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How quantitative funds use machine learning systems like aidyia to invest in the stock market

Stephanie Shi
Stephanie ShiSenior Communications Manager Asia Pacific
My current role leading communications and employee engagement in one of the most innovative, diverse and entrepreneurial companies gives me a front-row seat to how technology is shaping a better and more connected future. Over the last decade, I’ve had the opportunity to manage PR for some of the most respected technology, FMCG and hospitality companies brands in great agencies and in-house – and I am still having a great time. I am passionate about books and the power of reading to educate, inspire and connect. I am also learning to occasionally stop and smell the roses!

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Aidyia, a Hong Kong automated system, uses a number of Artificial Intelligence (AI) capabilities, including one inspired by genetic evolution and another one by probabilistic logic, to make predictions about the market. On its first day, it generated a 2% increase in an undisclosed amount of money, according to Ben Goertzel, its creator and a long-time AI guru. Every day these engines process vast quantities of material–analysing everything from market prices to macroeconomic data and corporate accounting documents–and then “vote” on a course of action. According to a study by Preqin, a market research firm, some 1,360 quantitative funds use computer models to trade. This is 9% of all funds, and it represents $197 billion in total. Below are three reasons why the AI trend could alter the dynamics of markets.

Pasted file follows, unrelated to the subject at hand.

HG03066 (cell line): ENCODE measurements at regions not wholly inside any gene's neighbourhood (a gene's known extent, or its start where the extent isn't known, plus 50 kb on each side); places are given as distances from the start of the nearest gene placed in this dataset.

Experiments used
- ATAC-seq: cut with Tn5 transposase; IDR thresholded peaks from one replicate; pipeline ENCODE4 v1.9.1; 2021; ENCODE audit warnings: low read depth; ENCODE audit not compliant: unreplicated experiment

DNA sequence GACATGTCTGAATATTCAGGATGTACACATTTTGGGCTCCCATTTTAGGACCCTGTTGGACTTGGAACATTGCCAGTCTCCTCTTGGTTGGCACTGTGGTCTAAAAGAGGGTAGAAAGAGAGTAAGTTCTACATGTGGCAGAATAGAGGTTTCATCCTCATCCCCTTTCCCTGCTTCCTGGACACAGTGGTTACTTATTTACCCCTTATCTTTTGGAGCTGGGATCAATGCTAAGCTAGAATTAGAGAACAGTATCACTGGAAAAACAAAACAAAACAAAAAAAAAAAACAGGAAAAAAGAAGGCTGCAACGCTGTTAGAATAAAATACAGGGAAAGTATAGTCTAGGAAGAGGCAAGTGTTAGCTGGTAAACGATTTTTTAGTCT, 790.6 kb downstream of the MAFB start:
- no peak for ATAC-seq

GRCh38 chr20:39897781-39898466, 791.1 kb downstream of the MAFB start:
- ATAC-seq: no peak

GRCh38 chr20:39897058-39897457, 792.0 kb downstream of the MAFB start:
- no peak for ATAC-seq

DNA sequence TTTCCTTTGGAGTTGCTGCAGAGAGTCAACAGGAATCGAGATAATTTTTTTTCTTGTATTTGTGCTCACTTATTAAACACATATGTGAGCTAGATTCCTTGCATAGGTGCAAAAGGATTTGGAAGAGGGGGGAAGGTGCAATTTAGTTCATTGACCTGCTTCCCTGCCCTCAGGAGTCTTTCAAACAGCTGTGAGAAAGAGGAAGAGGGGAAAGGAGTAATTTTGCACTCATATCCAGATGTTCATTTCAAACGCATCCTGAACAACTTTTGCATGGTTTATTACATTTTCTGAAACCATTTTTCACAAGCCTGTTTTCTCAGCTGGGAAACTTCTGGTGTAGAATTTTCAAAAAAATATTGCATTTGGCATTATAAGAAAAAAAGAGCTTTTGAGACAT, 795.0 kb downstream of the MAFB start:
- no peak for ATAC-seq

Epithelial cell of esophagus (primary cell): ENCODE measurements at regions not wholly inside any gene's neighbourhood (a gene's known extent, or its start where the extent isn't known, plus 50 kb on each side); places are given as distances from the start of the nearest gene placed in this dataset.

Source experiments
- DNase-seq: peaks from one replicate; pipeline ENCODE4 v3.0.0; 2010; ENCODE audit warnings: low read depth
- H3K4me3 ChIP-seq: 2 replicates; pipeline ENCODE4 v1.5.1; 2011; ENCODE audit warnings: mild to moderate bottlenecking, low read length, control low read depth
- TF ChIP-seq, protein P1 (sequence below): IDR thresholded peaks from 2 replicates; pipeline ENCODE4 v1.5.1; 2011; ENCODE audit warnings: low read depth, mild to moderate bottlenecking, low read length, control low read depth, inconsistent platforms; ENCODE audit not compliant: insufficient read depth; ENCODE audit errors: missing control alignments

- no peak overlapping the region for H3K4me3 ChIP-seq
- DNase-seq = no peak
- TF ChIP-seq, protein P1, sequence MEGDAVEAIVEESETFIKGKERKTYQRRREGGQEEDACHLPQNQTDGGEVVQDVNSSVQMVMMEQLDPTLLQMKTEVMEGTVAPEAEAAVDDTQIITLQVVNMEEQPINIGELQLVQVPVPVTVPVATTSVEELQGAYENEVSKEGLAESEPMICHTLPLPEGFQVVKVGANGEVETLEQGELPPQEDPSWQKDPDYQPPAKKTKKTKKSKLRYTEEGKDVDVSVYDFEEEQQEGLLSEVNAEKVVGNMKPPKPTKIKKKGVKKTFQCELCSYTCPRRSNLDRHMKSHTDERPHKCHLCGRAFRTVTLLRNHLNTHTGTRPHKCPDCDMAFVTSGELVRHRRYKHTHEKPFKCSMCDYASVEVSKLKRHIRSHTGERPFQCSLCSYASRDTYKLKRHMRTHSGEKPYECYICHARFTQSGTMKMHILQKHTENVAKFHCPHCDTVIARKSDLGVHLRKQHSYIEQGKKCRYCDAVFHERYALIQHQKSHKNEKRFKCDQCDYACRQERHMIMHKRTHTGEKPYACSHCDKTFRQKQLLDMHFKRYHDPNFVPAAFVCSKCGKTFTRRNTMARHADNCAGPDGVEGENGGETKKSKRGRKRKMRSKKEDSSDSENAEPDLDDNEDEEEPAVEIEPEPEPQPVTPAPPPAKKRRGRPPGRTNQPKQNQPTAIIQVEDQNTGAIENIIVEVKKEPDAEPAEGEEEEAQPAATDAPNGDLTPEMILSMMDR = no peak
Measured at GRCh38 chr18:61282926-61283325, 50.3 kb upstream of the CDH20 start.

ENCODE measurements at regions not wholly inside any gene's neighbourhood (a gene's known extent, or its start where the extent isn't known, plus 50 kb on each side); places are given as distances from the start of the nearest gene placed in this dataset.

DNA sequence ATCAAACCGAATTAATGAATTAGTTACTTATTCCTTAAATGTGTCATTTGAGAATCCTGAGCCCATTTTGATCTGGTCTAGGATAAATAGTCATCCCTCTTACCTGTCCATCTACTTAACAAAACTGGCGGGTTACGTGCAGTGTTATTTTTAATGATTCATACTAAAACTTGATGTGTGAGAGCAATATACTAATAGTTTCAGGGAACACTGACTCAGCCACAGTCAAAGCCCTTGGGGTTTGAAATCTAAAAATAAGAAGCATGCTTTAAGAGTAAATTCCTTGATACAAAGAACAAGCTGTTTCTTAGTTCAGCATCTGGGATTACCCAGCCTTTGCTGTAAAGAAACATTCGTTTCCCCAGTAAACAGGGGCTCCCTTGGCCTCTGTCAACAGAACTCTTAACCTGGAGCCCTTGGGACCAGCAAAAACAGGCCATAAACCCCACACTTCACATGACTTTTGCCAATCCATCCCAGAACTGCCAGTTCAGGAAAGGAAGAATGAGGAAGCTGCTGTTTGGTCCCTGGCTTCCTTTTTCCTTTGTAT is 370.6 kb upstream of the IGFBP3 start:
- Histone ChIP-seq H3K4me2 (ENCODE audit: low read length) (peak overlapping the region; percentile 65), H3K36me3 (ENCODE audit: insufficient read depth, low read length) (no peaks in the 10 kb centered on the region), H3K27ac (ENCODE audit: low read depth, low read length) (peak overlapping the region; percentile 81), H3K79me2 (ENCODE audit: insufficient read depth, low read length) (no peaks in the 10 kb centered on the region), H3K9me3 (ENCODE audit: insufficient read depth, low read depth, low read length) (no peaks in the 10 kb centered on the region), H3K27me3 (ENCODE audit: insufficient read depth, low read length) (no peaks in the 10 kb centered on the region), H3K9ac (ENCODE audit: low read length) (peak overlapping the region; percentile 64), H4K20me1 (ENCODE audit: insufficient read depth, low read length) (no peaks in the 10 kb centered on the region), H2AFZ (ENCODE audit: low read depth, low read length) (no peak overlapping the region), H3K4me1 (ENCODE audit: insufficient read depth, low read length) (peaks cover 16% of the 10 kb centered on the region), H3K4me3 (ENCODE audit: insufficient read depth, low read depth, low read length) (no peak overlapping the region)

A Resurgence of AI Technology

New machine learning techniques, especially deep learning, have allowed computers to recognise materials such as images, text, and audio. Many tech companies, quantitative funds and financial firms are exploring whether methods like deep learning lend themselves to finance. Furthermore, new AI techniques can now use unstructured natural language input like news articles, company reports, and social media posts to guide their decisions.

Evolutionary Computation Systems Learn from Their Mistakes

Systems like Aidyia create a large number of random digital stock traders and test their performance with historical stock data. Then the system selects the winners and keeps their “genes” to create a new generation of superior traders. This process repeats indefinitely, and over thousands of generations, trillions of individuals compete. Eventually, the system produces a smart trader population.

The Use of a Wide Range of Technologies

If a trick that works is found, sceptics point to the likelihood that other funds and investors will latch on to it and pour in their money. In this way, any advantage will be arbitraged away. But Goertzel sees this risk and says that his big idea is competition. To do something that no human or machine is doing, and for this, he believes that a wide range of technologies and machine learning are critical.

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